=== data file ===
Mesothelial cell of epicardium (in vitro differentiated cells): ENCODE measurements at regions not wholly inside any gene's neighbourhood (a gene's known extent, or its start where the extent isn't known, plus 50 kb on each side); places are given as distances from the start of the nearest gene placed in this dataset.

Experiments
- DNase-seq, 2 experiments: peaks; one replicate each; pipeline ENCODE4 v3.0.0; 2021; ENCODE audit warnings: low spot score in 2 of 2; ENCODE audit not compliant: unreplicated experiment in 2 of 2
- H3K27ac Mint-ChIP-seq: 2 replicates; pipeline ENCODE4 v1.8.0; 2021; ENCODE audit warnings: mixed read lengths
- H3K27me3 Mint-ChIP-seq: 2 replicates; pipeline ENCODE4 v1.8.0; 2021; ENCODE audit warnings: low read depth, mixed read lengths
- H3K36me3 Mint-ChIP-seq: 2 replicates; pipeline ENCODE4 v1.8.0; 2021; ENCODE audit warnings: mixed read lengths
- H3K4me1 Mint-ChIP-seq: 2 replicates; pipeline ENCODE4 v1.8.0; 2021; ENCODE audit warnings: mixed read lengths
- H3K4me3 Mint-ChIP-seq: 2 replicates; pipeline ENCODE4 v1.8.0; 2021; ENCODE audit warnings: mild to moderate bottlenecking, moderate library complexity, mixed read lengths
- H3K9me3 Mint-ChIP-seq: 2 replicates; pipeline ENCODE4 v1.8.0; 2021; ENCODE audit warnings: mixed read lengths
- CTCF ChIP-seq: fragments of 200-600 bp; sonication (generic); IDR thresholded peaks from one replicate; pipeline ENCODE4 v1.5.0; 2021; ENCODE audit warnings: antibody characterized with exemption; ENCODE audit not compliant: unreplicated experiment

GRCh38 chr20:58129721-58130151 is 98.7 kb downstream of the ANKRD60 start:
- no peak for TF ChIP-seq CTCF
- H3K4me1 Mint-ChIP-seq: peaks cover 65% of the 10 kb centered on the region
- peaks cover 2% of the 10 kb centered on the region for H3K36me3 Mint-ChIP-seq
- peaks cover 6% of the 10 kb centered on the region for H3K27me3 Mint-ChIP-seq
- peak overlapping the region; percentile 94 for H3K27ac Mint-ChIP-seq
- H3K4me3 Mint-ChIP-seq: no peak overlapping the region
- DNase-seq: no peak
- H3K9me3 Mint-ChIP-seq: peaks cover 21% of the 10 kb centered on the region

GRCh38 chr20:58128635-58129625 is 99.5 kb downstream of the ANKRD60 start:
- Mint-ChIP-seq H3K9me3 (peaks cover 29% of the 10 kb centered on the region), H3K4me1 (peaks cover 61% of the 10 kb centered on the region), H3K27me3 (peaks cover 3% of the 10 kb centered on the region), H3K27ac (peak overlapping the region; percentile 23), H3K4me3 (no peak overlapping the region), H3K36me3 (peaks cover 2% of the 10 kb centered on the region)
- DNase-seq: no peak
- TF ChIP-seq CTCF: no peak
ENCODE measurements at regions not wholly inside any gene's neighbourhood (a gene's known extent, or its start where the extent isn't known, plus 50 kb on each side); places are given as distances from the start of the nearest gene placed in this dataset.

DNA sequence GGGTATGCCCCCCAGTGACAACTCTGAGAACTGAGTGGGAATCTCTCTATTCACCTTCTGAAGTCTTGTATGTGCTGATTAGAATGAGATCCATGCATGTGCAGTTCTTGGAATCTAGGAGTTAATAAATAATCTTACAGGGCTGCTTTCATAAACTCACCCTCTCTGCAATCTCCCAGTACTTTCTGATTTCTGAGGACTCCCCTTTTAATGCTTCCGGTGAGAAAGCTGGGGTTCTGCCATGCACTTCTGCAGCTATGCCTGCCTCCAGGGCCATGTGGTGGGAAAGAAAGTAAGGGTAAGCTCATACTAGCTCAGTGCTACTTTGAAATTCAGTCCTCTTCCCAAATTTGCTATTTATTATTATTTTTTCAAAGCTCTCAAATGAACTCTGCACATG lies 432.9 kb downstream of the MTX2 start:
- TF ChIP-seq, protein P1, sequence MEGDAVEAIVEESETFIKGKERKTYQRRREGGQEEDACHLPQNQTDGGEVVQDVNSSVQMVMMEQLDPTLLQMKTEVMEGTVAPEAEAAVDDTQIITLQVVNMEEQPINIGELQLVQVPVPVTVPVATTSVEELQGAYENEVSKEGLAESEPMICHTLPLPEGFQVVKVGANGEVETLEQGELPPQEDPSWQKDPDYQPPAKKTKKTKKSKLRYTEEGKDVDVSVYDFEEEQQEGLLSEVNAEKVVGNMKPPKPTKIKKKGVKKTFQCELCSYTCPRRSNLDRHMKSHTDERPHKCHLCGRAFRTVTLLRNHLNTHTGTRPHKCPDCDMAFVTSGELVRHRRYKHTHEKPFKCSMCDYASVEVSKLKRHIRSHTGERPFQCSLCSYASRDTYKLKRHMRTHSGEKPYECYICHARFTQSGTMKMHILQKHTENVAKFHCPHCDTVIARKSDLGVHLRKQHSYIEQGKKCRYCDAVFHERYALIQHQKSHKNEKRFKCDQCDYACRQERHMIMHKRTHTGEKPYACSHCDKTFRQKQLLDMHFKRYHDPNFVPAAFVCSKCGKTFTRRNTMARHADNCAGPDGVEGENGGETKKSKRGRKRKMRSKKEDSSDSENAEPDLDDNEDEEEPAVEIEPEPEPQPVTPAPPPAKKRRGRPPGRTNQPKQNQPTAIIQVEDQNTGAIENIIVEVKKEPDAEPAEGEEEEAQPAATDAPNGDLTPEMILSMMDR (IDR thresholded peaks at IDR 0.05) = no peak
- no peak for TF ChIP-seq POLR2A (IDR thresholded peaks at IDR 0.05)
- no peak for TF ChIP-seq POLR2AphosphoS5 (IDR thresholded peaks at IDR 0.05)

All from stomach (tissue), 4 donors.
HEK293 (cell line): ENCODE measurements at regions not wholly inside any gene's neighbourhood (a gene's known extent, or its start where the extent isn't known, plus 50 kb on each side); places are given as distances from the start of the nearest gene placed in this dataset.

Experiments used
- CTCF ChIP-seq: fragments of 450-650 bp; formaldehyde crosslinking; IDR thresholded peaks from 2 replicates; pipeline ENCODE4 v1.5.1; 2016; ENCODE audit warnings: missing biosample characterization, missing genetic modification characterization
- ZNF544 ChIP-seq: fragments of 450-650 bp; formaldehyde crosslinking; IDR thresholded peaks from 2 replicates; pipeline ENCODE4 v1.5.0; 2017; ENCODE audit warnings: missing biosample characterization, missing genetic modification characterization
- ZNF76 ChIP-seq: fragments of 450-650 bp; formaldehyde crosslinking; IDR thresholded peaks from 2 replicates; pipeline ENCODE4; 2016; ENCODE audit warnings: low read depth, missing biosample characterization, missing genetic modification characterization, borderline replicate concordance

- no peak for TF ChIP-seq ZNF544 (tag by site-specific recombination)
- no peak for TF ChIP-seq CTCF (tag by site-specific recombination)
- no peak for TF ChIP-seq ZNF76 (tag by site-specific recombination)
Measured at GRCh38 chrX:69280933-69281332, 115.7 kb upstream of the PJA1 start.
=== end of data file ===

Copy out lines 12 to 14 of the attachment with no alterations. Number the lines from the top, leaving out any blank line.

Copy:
- no peak for TF ChIP-seq CTCF
- H3K4me1 Mint-ChIP-seq: peaks cover 65% of the 10 kb centered on the region
- peaks cover 2% of the 10 kb centered on the region for H3K36me3 Mint-ChIP-seq